The Chinese Oil Industry: History and Future presents a wealth of tables and figures with new data on Chinese fossil fuel production and consumption, together with a peak oil model to forecast future trends in energy supply and demand. Energy experts in China and the United States provide you with a unique overview of the entire Chinese oil industry. The authors discuss trends in production and consumption of global significance through to the middle of the 21st century, including the energy returned on energy invested (EROI) for China's oil and gas. The role of oil in the industrialization of China is described as are four phases in the history of the Chinese oil industry. Detailed coverage of resources and exploration, pipeline development, refining and marketing, petroleum and natural gas pricing policies, and international cooperation is followed by consideration of conservation, renewable energy, and environmental impact. The authors also address the importance of coal and the probable future of coal production. - Offers a comprehensive view of the Chinese oil industry - Presents new and previously unpublished data - Covers history and future trends in production and consumption - Introduces a new peak oil model for China - Discusses EROI trend of oil and natural gas and its consequences for the Chinese economy - Written from an objective viewpoint by leading energy experts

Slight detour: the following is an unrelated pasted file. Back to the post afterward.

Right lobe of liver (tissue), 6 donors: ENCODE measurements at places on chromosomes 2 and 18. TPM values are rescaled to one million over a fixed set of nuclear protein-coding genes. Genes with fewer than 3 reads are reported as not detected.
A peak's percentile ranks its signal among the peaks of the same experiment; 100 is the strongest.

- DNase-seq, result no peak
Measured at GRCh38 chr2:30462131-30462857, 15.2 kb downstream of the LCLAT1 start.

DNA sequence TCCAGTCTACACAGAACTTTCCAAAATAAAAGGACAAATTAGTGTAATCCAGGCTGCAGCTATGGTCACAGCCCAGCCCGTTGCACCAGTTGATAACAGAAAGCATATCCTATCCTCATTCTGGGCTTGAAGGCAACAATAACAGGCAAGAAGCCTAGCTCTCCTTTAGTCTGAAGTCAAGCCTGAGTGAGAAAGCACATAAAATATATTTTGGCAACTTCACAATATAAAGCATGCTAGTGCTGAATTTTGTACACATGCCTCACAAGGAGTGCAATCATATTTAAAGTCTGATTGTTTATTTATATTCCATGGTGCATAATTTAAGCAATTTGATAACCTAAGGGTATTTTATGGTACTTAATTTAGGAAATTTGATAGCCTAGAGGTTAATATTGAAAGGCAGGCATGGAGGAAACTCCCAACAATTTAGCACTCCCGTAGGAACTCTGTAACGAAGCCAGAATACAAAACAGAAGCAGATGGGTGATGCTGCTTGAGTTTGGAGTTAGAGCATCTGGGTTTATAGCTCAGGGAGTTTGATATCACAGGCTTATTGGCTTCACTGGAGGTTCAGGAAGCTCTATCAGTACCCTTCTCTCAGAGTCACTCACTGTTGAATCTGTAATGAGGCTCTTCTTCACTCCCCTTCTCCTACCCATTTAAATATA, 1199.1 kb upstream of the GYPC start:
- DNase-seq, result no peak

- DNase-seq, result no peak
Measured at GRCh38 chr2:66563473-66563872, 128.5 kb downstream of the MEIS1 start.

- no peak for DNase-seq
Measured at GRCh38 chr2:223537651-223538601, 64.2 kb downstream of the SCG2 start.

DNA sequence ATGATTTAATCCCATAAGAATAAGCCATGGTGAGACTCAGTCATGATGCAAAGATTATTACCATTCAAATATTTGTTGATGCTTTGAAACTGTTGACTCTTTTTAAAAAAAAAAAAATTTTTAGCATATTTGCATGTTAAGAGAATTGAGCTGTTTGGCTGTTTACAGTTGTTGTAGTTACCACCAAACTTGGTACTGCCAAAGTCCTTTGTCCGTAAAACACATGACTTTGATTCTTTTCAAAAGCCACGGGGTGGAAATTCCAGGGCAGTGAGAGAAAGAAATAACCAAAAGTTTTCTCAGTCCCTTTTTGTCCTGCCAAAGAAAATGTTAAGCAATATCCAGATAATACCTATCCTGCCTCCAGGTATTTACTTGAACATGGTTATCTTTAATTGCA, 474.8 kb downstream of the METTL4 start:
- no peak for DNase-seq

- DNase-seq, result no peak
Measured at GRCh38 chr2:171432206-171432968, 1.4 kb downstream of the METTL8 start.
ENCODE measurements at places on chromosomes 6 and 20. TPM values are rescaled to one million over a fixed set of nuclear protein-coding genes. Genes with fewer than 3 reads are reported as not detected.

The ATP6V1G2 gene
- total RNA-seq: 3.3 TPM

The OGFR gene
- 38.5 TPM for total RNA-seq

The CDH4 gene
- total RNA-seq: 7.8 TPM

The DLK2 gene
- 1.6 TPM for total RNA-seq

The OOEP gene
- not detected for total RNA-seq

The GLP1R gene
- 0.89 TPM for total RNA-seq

For the past 150 years, economics has been treated as a social science in which economies are modeled as a circular flow of income between producers and consumers. In this "perpetual motion" of interactions between firms that produce and households that consume, little or no accounting is given of the flow of energy and materials from the environment and back again. In the standard economic model, energy and matter are completely recycled in these transactions, and economic activity is seemingly exempt from the Second Law of Thermodynamics. As we enter the second half of the age of oil, and as energy supplies and the environmental impacts of energy production and consumption become major issues on the world stage, this exemption appears illusory at best. In Energy and the Wealth of Nations, concepts such as energy return on investment (EROI) provide powerful insights into the real balance sheets that drive our "petroleum economy." Hall and Klitgaard explore the relation between energy and the wealth explosion of the 20th century, the failure of markets to recognize or efficiently allocate diminishing resources, the economic consequences of peak oil, the EROI for finding and exploiting new oil fields, and whether alternative energy technologies such as wind and solar power meet the minimum EROI requirements needed to run our society as we know it. This book is an essential read for all scientists and economists who have recognized the urgent need for a more scientific, unified approach to economics in an energy-constrained world, and serves as an ideal teaching text for the growing number of courses, such as the authors' own, on the role of energy in society.